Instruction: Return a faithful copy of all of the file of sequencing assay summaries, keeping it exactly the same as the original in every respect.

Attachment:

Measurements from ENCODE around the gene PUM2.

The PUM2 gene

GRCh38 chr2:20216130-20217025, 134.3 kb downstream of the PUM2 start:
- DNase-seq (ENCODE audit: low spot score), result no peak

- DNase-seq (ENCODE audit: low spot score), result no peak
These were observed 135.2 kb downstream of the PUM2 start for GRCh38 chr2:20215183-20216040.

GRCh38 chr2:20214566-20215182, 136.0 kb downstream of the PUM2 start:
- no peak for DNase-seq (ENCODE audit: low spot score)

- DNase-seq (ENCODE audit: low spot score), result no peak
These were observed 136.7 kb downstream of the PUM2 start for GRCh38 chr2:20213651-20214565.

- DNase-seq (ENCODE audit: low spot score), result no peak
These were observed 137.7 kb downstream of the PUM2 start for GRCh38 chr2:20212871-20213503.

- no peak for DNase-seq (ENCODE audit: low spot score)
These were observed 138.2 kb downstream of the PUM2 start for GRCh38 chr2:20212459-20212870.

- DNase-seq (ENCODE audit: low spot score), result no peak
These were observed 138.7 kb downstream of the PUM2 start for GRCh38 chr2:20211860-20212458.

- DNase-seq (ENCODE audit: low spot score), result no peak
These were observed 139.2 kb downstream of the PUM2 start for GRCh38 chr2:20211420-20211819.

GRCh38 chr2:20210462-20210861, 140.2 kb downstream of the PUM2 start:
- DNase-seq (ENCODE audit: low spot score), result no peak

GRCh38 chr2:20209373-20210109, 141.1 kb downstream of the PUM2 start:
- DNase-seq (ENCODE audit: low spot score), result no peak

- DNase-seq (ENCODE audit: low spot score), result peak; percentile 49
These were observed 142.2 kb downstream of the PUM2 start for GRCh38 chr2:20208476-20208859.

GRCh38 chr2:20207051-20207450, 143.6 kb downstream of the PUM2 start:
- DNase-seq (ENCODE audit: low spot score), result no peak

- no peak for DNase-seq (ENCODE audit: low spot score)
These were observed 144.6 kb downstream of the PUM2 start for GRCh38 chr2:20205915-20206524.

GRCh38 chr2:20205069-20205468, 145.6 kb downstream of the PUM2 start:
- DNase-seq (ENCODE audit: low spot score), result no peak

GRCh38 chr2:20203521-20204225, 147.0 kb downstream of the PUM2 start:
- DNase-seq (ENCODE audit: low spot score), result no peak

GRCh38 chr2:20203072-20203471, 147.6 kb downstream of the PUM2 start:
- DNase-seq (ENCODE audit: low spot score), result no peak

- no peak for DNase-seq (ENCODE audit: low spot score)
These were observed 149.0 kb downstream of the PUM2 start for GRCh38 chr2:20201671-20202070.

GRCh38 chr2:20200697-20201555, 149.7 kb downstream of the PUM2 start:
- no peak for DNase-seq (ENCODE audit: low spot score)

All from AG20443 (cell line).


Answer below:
Measurements from ENCODE around the gene PUM2.

The PUM2 gene

GRCh38 chr2:20216130-20217025, 134.3 kb downstream of the PUM2 start:
- DNase-seq (ENCODE audit: low spot score), result no peak

- DNase-seq (ENCODE audit: low spot score), result no peak
These were observed 135.2 kb downstream of the PUM2 start for GRCh38 chr2:20215183-20216040.

GRCh38 chr2:20214566-20215182, 136.0 kb downstream of the PUM2 start:
- no peak for DNase-seq (ENCODE audit: low spot score)

- DNase-seq (ENCODE audit: low spot score), result no peak
These were observed 136.7 kb downstream of the PUM2 start for GRCh38 chr2:20213651-20214565.

- DNase-seq (ENCODE audit: low spot score), result no peak
These were observed 137.7 kb downstream of the PUM2 start for GRCh38 chr2:20212871-20213503.

- no peak for DNase-seq (ENCODE audit: low spot score)
These were observed 138.2 kb downstream of the PUM2 start for GRCh38 chr2:20212459-20212870.

- DNase-seq (ENCODE audit: low spot score), result no peak
These were observed 138.7 kb downstream of the PUM2 start for GRCh38 chr2:20211860-20212458.

- DNase-seq (ENCODE audit: low spot score), result no peak
These were observed 139.2 kb downstream of the PUM2 start for GRCh38 chr2:20211420-20211819.

GRCh38 chr2:20210462-20210861, 140.2 kb downstream of the PUM2 start:
- DNase-seq (ENCODE audit: low spot score), result no peak

GRCh38 chr2:20209373-20210109, 141.1 kb downstream of the PUM2 start:
- DNase-seq (ENCODE audit: low spot score), result no peak

- DNase-seq (ENCODE audit: low spot score), result peak; percentile 49
These were observed 142.2 kb downstream of the PUM2 start for GRCh38 chr2:20208476-20208859.

GRCh38 chr2:20207051-20207450, 143.6 kb downstream of the PUM2 start:
- DNase-seq (ENCODE audit: low spot score), result no peak

- no peak for DNase-seq (ENCODE audit: low spot score)
These were observed 144.6 kb downstream of the PUM2 start for GRCh38 chr2:20205915-20206524.

GRCh38 chr2:20205069-20205468, 145.6 kb downstream of the PUM2 start:
- DNase-seq (ENCODE audit: low spot score), result no peak

GRCh38 chr2:20203521-20204225, 147.0 kb downstream of the PUM2 start:
- DNase-seq (ENCODE audit: low spot score), result no peak

GRCh38 chr2:20203072-20203471, 147.6 kb downstream of the PUM2 start:
- DNase-seq (ENCODE audit: low spot score), result no peak

- no peak for DNase-seq (ENCODE audit: low spot score)
These were observed 149.0 kb downstream of the PUM2 start for GRCh38 chr2:20201671-20202070.

GRCh38 chr2:20200697-20201555, 149.7 kb downstream of the PUM2 start:
- no peak for DNase-seq (ENCODE audit: low spot score)

All from AG20443 (cell line).